June 27, 2013

Ecuador renounces U.S. tariff benefits

The move comes as the nation faces U.S. pressure to avoid granting asylum to Edward Snowden.

The Associated Press

QUITO, Ecuador - Ecuador said Thursday it is renouncing tariff benefits on hundreds of millions of dollars in trade that are up for renewal by the U.S. Congress.

click image to enlarge

An activist of Ukraine's Internet party gestures as he demands the American authorities stop the pursuit of National Security Agency leaker Edward Snowden at a protest near the U.S. Embassy in Kiev Thursday.

The Associated Press

Related headlines

The announcement by Communications Minister Fernando Alvarez comes at a moment when Ecuador faces U.S. pressure to avoid granting asylum to National Security Agency leaker Edward Snowden. Alvarez told a news conference that the trade deal had become "a new instrument of blackmail."

The program, initially meant to help Andean countries aiding in the fight against drugs, was facing an uphill fight for renewal. Alvarado did not explicitly mention a separate effort to win trade benefits under a presidential order.

Alvarez said his country "does not accept threats from anybody, and does not trade in principles, or submit to mercantile interests, as important as they may be."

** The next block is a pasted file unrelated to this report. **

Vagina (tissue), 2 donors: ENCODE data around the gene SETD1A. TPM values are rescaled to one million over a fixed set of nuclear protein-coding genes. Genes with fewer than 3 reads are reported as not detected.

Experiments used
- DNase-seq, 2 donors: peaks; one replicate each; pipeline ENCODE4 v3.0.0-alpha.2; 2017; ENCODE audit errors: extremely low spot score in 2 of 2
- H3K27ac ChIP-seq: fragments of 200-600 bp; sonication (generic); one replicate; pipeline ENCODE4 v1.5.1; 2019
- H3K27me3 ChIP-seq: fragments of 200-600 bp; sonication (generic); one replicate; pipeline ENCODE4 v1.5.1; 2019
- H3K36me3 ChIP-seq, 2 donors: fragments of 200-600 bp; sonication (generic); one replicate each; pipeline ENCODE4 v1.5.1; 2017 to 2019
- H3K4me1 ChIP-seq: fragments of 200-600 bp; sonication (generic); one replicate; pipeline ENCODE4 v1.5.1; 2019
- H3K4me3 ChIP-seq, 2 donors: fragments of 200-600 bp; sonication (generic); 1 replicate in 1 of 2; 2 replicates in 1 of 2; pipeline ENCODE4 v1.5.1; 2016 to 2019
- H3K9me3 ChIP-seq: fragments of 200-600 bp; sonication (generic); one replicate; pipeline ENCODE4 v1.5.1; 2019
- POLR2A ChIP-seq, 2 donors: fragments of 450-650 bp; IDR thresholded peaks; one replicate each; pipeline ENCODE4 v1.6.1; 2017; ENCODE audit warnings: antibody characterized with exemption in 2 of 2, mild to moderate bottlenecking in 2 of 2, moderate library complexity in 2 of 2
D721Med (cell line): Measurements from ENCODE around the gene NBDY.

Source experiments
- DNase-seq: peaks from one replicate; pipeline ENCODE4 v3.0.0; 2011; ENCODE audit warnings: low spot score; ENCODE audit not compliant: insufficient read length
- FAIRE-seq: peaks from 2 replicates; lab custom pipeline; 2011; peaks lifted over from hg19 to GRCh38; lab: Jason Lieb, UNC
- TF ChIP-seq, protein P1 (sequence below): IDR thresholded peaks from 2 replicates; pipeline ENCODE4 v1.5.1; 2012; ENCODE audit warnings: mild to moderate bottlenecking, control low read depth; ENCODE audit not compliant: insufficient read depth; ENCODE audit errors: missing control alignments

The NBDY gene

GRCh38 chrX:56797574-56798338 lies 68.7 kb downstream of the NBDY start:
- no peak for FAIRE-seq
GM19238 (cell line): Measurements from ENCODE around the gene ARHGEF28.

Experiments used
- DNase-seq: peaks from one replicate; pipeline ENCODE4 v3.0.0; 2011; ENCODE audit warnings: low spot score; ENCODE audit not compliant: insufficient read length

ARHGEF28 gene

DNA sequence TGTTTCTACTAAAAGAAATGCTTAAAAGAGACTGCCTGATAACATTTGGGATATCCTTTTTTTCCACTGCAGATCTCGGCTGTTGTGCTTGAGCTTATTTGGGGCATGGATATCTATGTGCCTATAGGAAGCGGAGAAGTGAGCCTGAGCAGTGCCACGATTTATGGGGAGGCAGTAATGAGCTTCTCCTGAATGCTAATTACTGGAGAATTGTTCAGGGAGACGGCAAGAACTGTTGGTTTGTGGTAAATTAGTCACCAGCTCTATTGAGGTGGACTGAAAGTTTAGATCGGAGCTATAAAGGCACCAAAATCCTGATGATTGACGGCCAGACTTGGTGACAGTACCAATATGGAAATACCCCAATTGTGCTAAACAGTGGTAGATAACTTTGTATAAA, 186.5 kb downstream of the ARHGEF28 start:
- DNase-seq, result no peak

Ecuador has been lobbying for continuation of reduced tariffs on hundreds of millions of dollars' worth of trade in products such as cut flowers, artichokes and broccoli. Nearly half Ecuador's foreign trade depends on the United States.

With the deal already struggling in Congress, Ecuador's announcement it is considering asylum for Snowden threatened to kill its access to the Generalized System of Preferences, which benefits 127 countries.

On Wednesday, Senate Foreign Relations Committee Chairman Bob Menendez of New Jersey said that if Ecuador grants asylum, "I will lead the effort to prevent the renewal of Ecuador's duty-free access under GSP and will also make sure there is no chance for renewal of the Andean Trade Promotion and Drug Eradication Act."

Snowden faces felony espionage charges at home. The United States has demanded his extradition, first from Hong Kong, where he hid for several weeks, and now from Russia, where he arrived Sunday.

Were you interviewed for this story? If so, please fill out our accuracy form

Send question/comment to the editors




Further Discussion

Here at PressHerald.com we value our readers and are committed to growing our community by encouraging you to add to the discussion. To ensure conscientious dialogue we have implemented a strict no-bullying policy. To participate, you must follow our Terms of Use.

Questions about the article? Add them below and we’ll try to answer them or do a follow-up post as soon as we can. Technical problems? Email them to us with an exact description of the problem. Make sure to include:
  • Type of computer or mobile device your are using
  • Exact operating system and browser you are viewing the site on (TIP: You can easily determine your operating system here.)